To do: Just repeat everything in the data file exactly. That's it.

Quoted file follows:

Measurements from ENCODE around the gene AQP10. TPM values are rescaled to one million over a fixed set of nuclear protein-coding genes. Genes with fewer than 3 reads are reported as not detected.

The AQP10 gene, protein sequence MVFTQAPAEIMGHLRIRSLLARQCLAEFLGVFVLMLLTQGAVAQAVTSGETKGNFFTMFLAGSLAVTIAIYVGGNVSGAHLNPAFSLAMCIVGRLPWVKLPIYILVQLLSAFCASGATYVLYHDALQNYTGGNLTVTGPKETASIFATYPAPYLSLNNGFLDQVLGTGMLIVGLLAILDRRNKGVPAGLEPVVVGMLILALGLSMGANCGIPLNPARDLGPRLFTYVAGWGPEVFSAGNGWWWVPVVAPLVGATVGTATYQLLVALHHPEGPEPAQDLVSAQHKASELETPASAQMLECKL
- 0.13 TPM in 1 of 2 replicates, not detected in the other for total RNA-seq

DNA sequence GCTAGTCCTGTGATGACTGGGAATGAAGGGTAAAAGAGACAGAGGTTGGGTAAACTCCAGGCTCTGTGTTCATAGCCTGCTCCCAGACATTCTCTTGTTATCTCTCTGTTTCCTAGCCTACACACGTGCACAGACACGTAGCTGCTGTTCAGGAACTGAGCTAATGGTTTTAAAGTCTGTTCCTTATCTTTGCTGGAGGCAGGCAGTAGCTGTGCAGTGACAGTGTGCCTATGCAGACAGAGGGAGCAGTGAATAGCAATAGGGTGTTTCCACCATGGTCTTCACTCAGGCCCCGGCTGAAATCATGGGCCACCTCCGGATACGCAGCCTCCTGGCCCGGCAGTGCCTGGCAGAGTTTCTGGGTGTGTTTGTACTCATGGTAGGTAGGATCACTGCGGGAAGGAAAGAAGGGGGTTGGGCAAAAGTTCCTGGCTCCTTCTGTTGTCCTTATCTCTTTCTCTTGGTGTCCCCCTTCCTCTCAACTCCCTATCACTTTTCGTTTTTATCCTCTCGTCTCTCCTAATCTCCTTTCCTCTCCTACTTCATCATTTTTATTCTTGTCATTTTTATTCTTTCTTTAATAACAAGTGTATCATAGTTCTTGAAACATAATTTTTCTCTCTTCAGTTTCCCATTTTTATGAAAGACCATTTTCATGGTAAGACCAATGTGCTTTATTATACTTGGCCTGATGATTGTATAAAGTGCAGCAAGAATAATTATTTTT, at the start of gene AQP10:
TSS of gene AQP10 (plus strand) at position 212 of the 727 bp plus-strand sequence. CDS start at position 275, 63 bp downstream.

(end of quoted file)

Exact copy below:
Measurements from ENCODE around the gene AQP10. TPM values are rescaled to one million over a fixed set of nuclear protein-coding genes. Genes with fewer than 3 reads are reported as not detected.

The AQP10 gene, protein sequence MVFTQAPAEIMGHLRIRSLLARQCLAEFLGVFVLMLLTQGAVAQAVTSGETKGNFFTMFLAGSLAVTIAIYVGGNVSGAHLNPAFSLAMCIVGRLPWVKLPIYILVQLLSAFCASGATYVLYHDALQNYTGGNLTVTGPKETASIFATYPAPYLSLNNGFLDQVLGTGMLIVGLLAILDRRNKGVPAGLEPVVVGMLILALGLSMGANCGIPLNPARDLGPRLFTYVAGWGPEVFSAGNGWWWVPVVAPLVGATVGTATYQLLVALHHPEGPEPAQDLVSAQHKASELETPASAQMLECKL
- 0.13 TPM in 1 of 2 replicates, not detected in the other for total RNA-seq

DNA sequence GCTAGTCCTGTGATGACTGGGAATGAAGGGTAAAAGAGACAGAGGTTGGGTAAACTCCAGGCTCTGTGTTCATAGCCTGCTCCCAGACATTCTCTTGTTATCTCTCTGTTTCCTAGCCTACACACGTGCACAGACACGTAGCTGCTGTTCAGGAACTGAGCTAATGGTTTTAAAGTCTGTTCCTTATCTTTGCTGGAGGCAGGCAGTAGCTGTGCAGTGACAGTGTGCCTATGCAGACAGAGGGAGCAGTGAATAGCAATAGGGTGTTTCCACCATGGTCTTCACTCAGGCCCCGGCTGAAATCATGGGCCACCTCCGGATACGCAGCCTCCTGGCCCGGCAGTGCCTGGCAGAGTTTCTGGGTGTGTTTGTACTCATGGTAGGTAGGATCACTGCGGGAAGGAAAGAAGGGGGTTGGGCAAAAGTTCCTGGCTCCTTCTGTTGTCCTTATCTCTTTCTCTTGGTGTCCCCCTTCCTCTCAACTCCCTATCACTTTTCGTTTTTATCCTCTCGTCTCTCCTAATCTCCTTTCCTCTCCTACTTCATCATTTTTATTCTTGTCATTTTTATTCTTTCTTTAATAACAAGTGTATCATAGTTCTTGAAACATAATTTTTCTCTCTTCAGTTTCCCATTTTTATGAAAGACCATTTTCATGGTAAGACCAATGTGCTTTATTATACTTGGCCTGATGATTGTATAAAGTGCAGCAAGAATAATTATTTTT, at the start of gene AQP10:
TSS of gene AQP10 (plus strand) at position 212 of the 727 bp plus-strand sequence. CDS start at position 275, 63 bp downstream.